Sept. 2008

AKC Gazette

September 2008

AMELIA AVERIL

BREEDER RESPONSIBILITY

 

One of the benefits of writing a column in the AKC Gazette is the mail I receive from people in the Bulldogs as well as those in other Breeds. I am happy that what I have written has provoked some to take the time to write me in response to a particular column. The column “It’s In The Breed,” which appeared in the March issue of the Gazette, generated a variety of responses. Here are some of the comments I received.

            Jan Grebe, the Gazette’s French Bulldog breed columnist and chairman of the FBDCA health and genetics committee, wrote: “I begin my presentation at seminars by pointing out that the reason to show a dog to a championship is to establish that he is worthy of being bred. Someday, I hope enough judges will come to understand this that they will stop putting up dogs who are well conformed but who have obvious problems. Then maybe breeders will start breeding for health and temperament as well as beauty.”

            Amen to that. Too many people lose the fact that we are showing breeding stock. Dog shows are not beauty contests!

            Jan is 100 percent right when she mentions the importance of temperament, Breeders should pay more attention to temperament and stop sweeping it under the rug. Make no mistake: This is an inherited characteristic. Bad temperament is one of the major reasons that dogs are given up to rescue. Such dogs are a liability and can be dangerous. A dog with poor temperament should never be bred.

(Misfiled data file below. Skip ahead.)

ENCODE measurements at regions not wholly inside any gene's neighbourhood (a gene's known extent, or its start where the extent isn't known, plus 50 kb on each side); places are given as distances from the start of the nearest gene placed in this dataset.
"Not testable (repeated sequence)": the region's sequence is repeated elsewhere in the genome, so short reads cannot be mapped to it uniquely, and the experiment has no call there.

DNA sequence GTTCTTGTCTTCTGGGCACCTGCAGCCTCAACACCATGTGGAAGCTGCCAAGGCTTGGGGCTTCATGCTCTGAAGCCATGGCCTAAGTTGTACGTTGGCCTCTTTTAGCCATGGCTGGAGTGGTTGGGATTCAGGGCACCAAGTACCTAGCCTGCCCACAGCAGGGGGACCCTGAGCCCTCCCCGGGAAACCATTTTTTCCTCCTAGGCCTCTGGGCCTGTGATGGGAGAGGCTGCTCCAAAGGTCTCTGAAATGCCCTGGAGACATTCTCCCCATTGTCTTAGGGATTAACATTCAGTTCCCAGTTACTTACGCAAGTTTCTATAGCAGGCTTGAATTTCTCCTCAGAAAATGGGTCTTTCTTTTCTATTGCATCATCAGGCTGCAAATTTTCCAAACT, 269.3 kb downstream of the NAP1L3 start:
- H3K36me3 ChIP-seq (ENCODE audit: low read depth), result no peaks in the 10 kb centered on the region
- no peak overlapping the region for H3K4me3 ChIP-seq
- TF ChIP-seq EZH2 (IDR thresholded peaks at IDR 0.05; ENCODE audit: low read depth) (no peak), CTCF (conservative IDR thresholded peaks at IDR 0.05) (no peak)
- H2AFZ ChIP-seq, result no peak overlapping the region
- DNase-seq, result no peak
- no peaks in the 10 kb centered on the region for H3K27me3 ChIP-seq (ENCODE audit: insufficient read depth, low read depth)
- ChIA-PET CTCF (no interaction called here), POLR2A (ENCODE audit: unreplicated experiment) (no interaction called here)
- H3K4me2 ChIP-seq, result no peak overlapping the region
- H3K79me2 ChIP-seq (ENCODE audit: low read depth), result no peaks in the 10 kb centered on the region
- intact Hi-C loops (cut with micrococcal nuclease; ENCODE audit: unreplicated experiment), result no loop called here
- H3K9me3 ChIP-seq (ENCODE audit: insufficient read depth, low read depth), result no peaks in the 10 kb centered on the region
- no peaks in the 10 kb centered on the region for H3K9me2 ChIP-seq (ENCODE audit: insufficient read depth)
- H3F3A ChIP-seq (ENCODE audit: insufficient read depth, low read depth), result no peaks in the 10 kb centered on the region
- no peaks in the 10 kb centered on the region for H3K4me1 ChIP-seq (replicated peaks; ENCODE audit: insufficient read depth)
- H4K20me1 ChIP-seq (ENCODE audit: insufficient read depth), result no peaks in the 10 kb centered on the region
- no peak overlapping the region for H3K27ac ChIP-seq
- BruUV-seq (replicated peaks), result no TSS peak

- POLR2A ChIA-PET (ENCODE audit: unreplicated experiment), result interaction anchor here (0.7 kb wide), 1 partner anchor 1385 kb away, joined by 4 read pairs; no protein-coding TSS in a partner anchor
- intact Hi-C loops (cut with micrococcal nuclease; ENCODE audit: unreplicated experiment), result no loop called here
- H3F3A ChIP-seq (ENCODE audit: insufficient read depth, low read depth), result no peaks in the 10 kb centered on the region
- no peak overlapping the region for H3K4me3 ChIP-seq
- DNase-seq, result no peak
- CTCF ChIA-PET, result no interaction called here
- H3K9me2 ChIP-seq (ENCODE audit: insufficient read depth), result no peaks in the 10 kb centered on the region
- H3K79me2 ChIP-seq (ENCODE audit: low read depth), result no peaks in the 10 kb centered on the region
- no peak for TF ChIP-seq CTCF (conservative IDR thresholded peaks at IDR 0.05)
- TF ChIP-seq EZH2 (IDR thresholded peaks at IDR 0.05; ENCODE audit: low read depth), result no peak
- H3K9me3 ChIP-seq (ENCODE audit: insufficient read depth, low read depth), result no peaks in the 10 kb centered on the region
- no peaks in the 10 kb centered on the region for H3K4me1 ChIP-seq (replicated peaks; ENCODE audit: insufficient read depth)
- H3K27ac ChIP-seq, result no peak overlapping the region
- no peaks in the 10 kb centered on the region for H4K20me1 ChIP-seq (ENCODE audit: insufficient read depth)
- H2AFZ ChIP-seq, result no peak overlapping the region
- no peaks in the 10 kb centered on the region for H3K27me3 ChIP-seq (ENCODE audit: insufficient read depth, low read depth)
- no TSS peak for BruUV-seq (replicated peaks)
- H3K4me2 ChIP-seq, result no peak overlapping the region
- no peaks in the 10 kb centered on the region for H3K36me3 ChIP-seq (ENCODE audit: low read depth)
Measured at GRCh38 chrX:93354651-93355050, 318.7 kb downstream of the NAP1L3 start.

I received a letter from someone who spoke about the health testing and research support that fanciers of that breed support. The letter noted that quite a few breeders still breed dogs that produce problems, but added the caveat that those lines are better, so it’s OK!

            Another writer discussed how their club has one of the most extensive health committees and gives a lot of money to the AKC Canine Health Foundation, yet one of their top dogs failed the heart holter, and the dog is still being used at stud. The owner believes this is fine as long as the people using the dog are told up front that the dog failed the test.

            Another comment I received was from an individual who has shown Bulldogs. He wrote, “I watch Bulldog people stick their heads in the sand and not eliminate anything or test for anything as long as they can win in the ring.”

            Finally, let me close with a response from Robert Newcomb, the AKC Delegate from the Bulldog Club of America. “I enjoyed your article and thought you made a good point. Hopefully, we people go to breed our dogs, they consider the health problems first.”

            To all who wrote me to response to my column, I thank you.

Amelia Averil, 8 Willow Brook Rd., Hillsdale, NJ 07612.